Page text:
If you believe the legends, he's bitten the heads off of dead bats and live doves, was banned from Texas for peeing on the Alamo while wearing a woman's dress, has been blamed for teen suicides and probably does mescal shots with Satan every day after work.
So surely nothing in heaven, earth or the fiery abyss below actually frightens Ozzy Osbourne, the granddaddy of heavy metal, the godfather of goth, he who shoots in the dark, barks at the moon and drives the crazy train. Right?
Not so. "I was born f---ing scared," said an unmistakable Birmingham accent coming over the line from Tokyo, where Ozzy was preparing to unleash metal mayhem on a horde of followers during the Japanese leg of his current world tour. "I don't feel as comfortable in this world as much as I used to. It's a scary time for me."
As Edmonton fans practise their devil-finger salutes for the Ozzman's Tuesday concert at Skyreach Centre - his first visit here in almost six years - the 53-year-old metal maniac is reflecting on what it means to be a clean and (relatively) sober family man, still renowned for the legendary excesses of his not-so-distant past but warily facing the same post-Sept. 11 world as the rest of us chumps. He's not mellowing, per se. He's just Ozzy: 2002.
Today's Ozzy still does world tours, this time supporting his recent solo album Down to Earth, which features the - dare we say it? - sweet and gentle ballad Dreamer. He still reunites with Black Sabbath, the definitive metal band he began more than 30 years ago. But some of the more extreme Ozzy ways have been left behind.
"I can't take the knocks like I used to," Ozzy said. "We all went out last night and we had a good time. I wasn't drinking, the crew were, and one of the crew ended up walking through a f---ing shop window." (There were actually more "f---s" peppered throughout what he said, but they've been trimmed back a little in this story to keep it from looking like a fill-in-the-blanks exam.)
"He got about 25 stitches in him, but that's what happens when you get loaded," the Ozzman continued. "You do stupid things you wouldn't normally do. The amount of times I drank and drove without a driving licence, out of my mind, at nine million miles an hour, is not even funny."
Ozzy's own personal wake-up call came in 1989, when he tried to strangle wife (and manager) Sharon Osbourne after a particularly nasty bender.
"At the end of the day, when I woke up in a jail in England and I was charged with attempted murder, that wasn't exactly f---ing funny. I said, 'Murder who? When? What?' Apparently I'd been in a drunken blackout and had a fight with my wife and they charged me with attempted murder."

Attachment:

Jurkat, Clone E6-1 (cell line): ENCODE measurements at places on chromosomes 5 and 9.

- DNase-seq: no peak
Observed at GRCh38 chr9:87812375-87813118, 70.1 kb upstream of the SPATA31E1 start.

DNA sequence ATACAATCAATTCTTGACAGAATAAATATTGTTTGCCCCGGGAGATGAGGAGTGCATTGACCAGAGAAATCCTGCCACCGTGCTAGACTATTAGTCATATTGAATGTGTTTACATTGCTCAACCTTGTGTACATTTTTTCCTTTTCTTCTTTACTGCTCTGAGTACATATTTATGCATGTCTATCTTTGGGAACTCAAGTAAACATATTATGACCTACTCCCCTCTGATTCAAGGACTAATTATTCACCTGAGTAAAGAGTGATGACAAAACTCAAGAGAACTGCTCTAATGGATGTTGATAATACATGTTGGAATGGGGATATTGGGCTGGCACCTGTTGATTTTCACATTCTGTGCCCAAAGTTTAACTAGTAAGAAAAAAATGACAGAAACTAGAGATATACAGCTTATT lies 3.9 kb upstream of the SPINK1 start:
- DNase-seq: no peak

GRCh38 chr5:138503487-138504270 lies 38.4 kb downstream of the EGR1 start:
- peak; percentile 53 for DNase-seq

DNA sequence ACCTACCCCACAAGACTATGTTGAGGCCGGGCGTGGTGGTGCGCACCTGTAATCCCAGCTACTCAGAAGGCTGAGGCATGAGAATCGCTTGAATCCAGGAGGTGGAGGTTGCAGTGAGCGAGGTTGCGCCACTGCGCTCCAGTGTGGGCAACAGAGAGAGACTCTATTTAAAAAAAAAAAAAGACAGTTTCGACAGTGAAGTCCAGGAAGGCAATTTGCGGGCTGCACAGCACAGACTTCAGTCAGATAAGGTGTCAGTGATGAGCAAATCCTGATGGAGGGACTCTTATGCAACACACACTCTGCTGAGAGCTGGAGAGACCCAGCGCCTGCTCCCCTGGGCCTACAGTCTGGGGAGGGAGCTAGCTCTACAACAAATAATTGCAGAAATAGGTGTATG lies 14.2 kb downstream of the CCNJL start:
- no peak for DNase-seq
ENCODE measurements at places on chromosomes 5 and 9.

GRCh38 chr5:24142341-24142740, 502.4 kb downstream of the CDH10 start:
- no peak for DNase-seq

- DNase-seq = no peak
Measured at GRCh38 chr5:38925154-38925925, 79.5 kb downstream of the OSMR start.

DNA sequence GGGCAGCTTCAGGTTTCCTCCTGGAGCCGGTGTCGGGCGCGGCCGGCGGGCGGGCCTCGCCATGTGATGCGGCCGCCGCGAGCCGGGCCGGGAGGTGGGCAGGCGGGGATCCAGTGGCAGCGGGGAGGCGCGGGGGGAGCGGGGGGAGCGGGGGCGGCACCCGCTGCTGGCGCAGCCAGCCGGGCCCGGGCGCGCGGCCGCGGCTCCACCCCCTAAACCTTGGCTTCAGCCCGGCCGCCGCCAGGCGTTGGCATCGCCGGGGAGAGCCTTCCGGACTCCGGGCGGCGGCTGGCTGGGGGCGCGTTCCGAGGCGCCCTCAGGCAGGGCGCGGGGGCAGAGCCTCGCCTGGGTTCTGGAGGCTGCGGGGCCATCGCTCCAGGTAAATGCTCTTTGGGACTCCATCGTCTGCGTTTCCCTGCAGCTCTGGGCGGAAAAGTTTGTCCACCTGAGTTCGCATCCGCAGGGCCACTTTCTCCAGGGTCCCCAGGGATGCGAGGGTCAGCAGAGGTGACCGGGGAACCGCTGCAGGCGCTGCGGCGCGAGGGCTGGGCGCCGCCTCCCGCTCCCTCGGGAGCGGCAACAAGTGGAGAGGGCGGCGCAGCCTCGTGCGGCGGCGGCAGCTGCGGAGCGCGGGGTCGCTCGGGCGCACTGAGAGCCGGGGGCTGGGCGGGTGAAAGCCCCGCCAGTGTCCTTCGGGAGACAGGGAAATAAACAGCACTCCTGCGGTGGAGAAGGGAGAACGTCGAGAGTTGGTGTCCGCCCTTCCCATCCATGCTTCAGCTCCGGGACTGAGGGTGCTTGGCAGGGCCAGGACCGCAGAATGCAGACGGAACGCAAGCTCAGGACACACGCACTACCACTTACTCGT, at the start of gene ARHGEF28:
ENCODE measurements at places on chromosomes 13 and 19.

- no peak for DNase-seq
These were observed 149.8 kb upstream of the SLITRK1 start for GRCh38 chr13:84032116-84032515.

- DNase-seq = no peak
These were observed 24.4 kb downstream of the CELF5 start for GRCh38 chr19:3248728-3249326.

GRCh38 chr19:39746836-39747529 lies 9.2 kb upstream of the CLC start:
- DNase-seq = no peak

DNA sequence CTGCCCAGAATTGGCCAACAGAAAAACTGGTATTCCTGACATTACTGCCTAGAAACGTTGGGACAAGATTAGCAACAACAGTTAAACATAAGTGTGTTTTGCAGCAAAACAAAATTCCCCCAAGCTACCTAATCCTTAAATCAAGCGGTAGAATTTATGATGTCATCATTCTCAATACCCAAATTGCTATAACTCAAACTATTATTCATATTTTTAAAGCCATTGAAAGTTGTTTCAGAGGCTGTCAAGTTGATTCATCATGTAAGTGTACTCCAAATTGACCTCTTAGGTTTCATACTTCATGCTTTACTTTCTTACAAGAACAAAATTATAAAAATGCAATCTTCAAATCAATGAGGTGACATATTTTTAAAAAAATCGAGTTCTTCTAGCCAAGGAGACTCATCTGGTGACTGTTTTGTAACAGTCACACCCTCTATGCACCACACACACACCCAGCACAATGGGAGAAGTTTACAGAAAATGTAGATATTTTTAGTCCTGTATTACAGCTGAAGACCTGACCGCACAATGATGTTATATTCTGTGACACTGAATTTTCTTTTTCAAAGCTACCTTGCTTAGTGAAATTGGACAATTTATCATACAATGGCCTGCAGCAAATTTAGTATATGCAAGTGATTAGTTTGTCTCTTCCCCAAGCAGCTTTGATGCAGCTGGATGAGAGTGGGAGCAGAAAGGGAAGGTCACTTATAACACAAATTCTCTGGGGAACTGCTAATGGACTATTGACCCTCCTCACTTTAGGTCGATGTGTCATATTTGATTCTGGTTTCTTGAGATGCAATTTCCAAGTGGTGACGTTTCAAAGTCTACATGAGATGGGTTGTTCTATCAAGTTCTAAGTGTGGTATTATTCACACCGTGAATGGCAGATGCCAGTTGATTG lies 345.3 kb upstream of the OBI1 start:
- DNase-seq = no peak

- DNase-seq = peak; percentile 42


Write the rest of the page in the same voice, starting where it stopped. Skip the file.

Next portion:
Fate has a way of working things out, though, and in Ozzy's case it's blessed him with three kids of his own that he has to deal with. When you've dined on bat, snorted live ants and sampled most every pharmaceutical under the moon, how do you tell the kids to be home by 10 p.m.?
"It's sort of a double-edged sword," Ozzy said. "I say to my kids every night, 'If you go out, don't drink too much, don't take dope, if you're gonna have sex, wear protection.' And they go, 'Oh Dad, don't be so crude.'
'YOU TOOK ALL THOSE DRUGS'
"See, if I don't tell you, then you come home pregnant or some virus attacks you, I'm not doing my job. But the other side of the blade is they go, 'You did it. You took all those drugs, you drank all that booze, look at you, you're f---ing 53, you're still a successful man, you've got a show on TV."
Yes, you read that right. Beginning Tuesday on MTV (and coming soon to diginet MTV Canada) is the new reality show The Osbournes, sort of The Real World meets The Addams Family. On crack. Or make that bat.
An MTV film crew lived with Ozzy, Sharon and teenaged kids Kelly and Jack (eldest daughter Amy refused to participate) for six months, gathering unfiltered glimpses of life in the land of Ozz. Word is the series is singularly bizarre and incredibly funny.
"Let me tell you something, having cameras around you all the time ... you get kind of freaked out," Ozzy said. "You're scratching your balls and you're like, 'Oh f---.' You start getting paranoid. There were a couple of restricted areas, like my bathroom and my bedroom, when I wanted to escape. I'm going, 'Here I am, I've worked all my life to sit in the bathroom in the dark to get some serenity.'
"I watched the first episode, and it's just kind of me being a goofball around the house. But people are cracking up. I'm not trying to be funny, I'm just the way I am. Things seem to happen to me."
Those things include a touching presentation during a Sept. 11 benefit concert at Meadowlands Arena in New Jersey, where one of the firefighters that Ozzy invited on stage gave him a metal crucifix made from chunks of steel from the fallen World Trade Center.
Ozzy, who has visited Ground Zero and performed at a USO show for troops in South Korea, was at a loss.
"I've never been stuck for words before, but he gave me this crucifix, and it was like somebody giving me a piece of (the biblical) crucifix. I mean, I didn't know what to f---ing say or do ... I was totally gone, man."
It's the aftershocks of Sept. 11 that still have Ozzy mildly freaked out, especially since he travels a lot by air when touring. And although he's had his share of problems with Canada Customs in the past ("Your customs people aren't exactly friendly to us. You'd think you're going into f---ing heaven, you know?"), nowadays he doesn't mind being hassled quite as much.
"To be perfectly truthful, it's a pain in the ass, but you know what? After Sept. 11, I get pissed off when people don't do their job. If they don't do their job then there's going to be another guy with a hand grenade, gonna blow some other plane out of the sky."
Kinder and gentler, maybe. But mellow? No (insert colourful Ozzyism here) way.